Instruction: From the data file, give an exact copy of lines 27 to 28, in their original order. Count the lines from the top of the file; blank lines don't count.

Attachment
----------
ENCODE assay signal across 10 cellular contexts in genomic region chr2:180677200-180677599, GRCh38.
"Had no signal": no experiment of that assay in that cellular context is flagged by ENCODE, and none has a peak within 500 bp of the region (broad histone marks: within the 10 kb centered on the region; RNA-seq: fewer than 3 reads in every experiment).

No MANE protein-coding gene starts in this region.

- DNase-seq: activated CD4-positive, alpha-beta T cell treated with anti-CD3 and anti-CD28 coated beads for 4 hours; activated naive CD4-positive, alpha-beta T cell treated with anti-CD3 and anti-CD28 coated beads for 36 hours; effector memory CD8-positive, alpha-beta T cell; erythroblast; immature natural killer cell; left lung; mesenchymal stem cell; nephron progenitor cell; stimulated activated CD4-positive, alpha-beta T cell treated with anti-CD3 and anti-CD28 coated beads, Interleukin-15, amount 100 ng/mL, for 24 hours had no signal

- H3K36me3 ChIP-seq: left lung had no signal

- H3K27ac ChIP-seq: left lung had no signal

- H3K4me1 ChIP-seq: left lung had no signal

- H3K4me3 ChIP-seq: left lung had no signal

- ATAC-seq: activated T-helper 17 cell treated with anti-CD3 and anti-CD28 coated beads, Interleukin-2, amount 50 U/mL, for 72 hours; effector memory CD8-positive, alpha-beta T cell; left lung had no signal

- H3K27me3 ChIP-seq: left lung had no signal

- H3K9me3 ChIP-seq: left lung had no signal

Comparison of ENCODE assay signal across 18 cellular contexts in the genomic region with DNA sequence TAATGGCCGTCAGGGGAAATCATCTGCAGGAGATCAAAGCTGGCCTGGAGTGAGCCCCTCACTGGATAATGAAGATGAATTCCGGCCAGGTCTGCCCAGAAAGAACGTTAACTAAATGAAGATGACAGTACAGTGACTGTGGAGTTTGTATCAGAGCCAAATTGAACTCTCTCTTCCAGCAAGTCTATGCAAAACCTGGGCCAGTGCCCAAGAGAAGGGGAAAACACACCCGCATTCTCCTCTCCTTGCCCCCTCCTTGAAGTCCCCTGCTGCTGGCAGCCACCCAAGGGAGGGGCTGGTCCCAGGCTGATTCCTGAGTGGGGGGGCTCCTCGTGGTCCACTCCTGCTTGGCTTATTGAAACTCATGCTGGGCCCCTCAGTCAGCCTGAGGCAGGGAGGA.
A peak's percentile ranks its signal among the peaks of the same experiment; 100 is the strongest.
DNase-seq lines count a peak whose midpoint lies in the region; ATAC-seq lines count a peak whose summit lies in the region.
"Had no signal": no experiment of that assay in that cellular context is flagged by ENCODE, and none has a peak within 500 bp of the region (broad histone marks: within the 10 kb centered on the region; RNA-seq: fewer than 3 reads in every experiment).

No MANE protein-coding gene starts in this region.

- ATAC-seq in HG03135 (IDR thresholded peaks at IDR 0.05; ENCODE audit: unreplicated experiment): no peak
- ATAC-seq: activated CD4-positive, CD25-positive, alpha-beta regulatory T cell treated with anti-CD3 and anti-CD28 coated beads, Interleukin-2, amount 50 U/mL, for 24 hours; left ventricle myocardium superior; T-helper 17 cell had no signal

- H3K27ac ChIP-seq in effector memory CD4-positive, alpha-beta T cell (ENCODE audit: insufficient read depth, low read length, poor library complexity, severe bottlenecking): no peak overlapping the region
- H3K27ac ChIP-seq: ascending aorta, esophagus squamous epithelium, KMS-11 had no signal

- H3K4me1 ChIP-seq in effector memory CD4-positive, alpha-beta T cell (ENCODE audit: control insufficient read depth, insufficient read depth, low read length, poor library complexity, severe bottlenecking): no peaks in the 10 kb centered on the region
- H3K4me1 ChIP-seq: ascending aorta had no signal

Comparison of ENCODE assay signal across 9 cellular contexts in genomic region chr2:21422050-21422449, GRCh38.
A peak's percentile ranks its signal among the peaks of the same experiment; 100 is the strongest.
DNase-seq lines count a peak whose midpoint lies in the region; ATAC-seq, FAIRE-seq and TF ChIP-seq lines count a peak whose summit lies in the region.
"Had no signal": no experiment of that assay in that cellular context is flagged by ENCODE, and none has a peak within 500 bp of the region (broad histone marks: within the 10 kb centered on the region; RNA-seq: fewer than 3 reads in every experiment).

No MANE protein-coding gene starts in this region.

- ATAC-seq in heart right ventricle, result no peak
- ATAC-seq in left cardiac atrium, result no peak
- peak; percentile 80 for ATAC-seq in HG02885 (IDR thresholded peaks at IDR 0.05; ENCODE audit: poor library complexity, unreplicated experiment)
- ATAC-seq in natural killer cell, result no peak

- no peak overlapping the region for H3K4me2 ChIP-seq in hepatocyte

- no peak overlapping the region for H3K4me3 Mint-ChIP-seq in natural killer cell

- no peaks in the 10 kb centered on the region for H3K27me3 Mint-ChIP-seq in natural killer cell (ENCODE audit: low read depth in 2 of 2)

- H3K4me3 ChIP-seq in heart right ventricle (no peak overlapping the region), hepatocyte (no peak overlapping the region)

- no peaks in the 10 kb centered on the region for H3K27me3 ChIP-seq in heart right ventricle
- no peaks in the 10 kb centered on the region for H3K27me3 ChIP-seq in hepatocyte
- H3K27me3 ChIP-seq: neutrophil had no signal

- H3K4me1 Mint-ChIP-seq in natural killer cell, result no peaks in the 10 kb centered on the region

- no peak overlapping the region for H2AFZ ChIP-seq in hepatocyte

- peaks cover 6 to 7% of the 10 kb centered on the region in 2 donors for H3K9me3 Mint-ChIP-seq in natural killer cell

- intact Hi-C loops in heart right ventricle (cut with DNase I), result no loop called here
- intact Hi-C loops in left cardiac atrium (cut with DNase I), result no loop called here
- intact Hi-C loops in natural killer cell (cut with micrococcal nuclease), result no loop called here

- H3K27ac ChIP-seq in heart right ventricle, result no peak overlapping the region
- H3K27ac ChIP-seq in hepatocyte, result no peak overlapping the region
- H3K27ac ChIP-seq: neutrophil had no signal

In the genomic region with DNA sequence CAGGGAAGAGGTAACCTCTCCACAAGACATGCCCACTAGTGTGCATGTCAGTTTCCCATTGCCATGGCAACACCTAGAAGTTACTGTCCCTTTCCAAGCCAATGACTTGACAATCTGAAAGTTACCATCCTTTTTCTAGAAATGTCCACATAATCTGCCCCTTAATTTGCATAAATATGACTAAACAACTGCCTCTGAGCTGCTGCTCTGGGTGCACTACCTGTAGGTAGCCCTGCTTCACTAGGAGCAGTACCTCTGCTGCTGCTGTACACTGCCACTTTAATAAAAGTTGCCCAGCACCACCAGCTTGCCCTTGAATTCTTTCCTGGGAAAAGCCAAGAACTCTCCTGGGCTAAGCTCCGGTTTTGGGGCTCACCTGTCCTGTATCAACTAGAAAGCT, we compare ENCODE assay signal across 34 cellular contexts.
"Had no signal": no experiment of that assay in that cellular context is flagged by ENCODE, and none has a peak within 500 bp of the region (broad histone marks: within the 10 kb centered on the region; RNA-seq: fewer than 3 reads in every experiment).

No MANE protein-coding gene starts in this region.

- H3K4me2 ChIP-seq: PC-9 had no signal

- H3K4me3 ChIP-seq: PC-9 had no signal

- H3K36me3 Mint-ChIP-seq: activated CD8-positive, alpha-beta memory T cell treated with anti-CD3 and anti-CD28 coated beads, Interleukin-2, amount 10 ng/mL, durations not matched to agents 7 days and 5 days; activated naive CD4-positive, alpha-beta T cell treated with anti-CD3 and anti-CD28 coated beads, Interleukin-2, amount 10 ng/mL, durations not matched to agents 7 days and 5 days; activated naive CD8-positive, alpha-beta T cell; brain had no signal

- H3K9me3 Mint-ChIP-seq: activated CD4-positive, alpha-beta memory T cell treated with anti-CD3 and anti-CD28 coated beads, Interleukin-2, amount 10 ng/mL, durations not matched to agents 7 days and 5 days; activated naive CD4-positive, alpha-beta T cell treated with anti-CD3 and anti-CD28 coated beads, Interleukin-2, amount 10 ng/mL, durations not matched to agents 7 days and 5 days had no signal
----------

No MANE protein-coding gene starts in this region.

- ATAC-seq in heart right ventricle, result no peak